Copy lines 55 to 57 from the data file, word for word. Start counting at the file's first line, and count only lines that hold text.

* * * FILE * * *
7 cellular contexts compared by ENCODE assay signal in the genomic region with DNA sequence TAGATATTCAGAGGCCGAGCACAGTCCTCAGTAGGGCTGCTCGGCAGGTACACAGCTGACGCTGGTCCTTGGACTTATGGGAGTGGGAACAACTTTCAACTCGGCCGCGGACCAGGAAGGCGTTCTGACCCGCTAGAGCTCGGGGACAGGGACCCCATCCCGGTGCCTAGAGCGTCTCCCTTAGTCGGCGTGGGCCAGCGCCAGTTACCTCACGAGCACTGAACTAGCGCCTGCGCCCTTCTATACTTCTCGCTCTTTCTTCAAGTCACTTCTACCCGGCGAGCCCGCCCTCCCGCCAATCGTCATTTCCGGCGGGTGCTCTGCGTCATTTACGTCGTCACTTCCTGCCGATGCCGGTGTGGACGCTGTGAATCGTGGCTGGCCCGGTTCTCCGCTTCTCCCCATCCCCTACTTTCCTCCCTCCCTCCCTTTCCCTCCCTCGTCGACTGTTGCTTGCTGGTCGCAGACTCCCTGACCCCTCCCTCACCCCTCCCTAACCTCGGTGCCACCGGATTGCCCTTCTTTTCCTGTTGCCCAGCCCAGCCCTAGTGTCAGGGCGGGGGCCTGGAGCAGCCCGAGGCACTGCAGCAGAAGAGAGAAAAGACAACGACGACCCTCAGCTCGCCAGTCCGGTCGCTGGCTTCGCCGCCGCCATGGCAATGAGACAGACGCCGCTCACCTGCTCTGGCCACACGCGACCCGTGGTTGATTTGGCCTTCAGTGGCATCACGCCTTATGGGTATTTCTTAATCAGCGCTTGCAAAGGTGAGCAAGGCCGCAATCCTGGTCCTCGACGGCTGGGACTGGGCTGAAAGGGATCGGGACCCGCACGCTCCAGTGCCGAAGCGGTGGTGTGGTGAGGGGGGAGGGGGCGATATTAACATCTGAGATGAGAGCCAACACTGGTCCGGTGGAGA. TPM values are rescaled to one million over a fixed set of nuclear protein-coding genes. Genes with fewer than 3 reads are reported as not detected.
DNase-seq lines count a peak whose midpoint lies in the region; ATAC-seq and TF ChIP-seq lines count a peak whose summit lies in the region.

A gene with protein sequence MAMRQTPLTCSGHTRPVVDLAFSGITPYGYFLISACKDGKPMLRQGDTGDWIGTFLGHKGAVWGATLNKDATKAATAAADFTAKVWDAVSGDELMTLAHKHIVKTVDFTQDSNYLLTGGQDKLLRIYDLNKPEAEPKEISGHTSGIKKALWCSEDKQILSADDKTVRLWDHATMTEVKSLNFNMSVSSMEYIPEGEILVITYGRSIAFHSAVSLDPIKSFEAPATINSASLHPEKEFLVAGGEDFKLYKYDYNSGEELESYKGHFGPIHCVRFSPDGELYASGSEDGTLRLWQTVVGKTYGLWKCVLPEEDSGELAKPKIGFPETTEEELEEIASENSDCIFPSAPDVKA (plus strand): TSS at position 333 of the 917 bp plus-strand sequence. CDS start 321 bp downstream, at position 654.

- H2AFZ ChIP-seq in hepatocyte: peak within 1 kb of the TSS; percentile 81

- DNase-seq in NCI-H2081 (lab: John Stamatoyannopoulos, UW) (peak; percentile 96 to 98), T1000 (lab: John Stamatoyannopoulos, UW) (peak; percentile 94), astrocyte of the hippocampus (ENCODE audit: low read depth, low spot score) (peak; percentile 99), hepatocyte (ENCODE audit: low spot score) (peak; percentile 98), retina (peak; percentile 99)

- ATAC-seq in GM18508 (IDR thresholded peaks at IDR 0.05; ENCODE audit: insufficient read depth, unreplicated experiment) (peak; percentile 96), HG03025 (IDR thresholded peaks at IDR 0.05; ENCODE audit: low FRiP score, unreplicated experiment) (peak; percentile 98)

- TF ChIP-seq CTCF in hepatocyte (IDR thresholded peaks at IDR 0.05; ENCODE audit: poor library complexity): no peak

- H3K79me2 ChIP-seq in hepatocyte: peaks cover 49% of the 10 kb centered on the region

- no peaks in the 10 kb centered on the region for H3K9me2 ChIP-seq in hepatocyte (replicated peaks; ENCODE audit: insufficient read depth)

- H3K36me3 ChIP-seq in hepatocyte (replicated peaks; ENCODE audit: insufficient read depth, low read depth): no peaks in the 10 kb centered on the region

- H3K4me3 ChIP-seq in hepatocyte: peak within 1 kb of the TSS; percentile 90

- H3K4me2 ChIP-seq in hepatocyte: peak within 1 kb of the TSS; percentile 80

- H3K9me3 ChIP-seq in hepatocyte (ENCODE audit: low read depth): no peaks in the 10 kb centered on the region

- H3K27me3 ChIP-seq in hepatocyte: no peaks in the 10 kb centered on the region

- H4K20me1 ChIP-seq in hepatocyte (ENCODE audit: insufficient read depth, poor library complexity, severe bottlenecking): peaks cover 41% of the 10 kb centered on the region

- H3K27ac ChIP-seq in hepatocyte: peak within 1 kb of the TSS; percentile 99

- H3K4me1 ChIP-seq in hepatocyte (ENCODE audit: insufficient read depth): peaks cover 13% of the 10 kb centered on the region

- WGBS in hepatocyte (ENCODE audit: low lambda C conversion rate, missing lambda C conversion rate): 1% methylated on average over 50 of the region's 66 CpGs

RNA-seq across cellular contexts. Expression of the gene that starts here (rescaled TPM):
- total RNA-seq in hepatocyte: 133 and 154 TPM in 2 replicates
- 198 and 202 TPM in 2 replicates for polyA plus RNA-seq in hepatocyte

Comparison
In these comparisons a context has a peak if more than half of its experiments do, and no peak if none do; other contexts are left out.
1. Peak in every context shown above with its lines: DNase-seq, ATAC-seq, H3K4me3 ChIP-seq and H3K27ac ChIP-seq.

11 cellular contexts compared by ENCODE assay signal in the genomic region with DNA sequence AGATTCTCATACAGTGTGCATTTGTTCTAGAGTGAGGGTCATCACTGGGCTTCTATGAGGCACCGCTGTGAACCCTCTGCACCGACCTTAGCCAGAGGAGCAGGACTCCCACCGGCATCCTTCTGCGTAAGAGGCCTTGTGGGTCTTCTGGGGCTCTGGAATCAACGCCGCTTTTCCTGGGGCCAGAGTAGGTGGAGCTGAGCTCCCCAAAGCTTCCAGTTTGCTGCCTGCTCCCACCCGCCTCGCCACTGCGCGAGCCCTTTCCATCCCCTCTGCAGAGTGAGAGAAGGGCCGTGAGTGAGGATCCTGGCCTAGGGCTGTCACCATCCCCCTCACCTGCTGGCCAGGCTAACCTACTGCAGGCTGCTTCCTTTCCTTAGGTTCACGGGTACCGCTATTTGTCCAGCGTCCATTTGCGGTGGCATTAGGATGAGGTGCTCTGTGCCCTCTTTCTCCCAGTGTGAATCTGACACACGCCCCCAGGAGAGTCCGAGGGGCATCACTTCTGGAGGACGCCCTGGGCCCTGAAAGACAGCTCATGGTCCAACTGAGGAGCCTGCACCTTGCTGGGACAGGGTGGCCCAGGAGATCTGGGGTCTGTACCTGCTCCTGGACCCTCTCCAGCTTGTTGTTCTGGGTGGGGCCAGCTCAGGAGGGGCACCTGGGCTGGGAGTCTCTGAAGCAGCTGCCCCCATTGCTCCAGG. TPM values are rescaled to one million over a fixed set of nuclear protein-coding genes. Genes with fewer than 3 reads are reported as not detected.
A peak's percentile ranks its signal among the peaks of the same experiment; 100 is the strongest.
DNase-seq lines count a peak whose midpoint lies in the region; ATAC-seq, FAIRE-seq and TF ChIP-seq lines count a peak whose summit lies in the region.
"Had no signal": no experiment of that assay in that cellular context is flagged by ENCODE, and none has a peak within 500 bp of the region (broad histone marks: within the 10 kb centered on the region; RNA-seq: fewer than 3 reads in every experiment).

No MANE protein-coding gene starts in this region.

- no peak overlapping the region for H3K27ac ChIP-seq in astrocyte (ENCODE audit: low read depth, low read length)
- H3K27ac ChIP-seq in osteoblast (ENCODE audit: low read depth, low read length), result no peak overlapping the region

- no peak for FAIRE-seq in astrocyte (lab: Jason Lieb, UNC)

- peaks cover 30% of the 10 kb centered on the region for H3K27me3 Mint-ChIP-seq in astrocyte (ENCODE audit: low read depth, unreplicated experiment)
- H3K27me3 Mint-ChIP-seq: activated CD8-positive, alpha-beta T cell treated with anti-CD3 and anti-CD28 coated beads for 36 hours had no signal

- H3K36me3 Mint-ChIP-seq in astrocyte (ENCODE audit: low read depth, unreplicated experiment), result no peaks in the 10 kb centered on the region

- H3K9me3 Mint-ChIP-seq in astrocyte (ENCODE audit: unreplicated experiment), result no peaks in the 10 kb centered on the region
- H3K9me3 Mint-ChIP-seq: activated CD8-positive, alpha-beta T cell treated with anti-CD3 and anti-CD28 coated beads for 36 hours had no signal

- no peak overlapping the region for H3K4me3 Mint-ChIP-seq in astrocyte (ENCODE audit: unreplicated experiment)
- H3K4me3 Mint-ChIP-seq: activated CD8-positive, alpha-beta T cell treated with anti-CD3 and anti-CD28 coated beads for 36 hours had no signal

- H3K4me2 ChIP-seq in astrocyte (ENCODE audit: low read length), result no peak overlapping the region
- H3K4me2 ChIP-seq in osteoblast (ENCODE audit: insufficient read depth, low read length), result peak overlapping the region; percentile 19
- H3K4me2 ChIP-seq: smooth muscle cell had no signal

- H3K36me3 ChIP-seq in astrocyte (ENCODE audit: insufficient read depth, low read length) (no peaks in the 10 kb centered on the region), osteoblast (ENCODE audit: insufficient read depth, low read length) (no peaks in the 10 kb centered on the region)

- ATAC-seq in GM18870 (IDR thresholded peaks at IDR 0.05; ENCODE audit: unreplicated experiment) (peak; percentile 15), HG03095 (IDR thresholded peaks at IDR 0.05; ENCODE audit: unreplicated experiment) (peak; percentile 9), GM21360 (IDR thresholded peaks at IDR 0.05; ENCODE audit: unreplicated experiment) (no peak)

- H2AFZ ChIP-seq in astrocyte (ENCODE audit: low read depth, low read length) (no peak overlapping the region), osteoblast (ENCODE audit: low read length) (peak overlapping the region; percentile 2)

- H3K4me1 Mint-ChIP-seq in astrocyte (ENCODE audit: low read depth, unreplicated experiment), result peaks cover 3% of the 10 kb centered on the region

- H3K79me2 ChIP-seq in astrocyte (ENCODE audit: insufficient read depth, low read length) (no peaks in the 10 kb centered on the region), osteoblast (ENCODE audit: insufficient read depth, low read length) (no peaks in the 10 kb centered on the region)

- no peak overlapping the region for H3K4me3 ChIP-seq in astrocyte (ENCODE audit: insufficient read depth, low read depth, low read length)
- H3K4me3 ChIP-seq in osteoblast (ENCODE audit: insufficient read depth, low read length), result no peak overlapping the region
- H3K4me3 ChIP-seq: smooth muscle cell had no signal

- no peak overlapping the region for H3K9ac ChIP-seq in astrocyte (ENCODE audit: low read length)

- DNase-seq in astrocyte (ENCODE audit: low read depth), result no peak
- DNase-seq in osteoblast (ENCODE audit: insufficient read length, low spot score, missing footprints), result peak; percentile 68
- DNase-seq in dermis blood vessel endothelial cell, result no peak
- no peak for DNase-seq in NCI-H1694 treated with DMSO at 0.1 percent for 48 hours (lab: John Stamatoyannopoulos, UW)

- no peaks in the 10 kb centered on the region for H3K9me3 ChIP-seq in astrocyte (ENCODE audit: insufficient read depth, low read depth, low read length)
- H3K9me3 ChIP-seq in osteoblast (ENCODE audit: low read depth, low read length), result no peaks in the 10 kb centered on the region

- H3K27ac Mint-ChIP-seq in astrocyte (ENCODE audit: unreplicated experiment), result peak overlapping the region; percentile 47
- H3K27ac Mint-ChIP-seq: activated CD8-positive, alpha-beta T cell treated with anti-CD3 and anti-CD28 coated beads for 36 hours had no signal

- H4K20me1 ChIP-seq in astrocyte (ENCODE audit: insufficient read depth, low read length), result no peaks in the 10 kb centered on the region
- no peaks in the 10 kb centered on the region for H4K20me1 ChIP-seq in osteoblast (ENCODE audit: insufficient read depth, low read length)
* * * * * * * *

- no peak for DNase-seq in NCI-H1694 treated with DMSO at 0.1 percent for 48 hours (lab: John Stamatoyannopoulos, UW)

- no peaks in the 10 kb centered on the region for H3K9me3 ChIP-seq in astrocyte (ENCODE audit: insufficient read depth, low read depth, low read length)
- H3K9me3 ChIP-seq in osteoblast (ENCODE audit: low read depth, low read length), result no peaks in the 10 kb centered on the region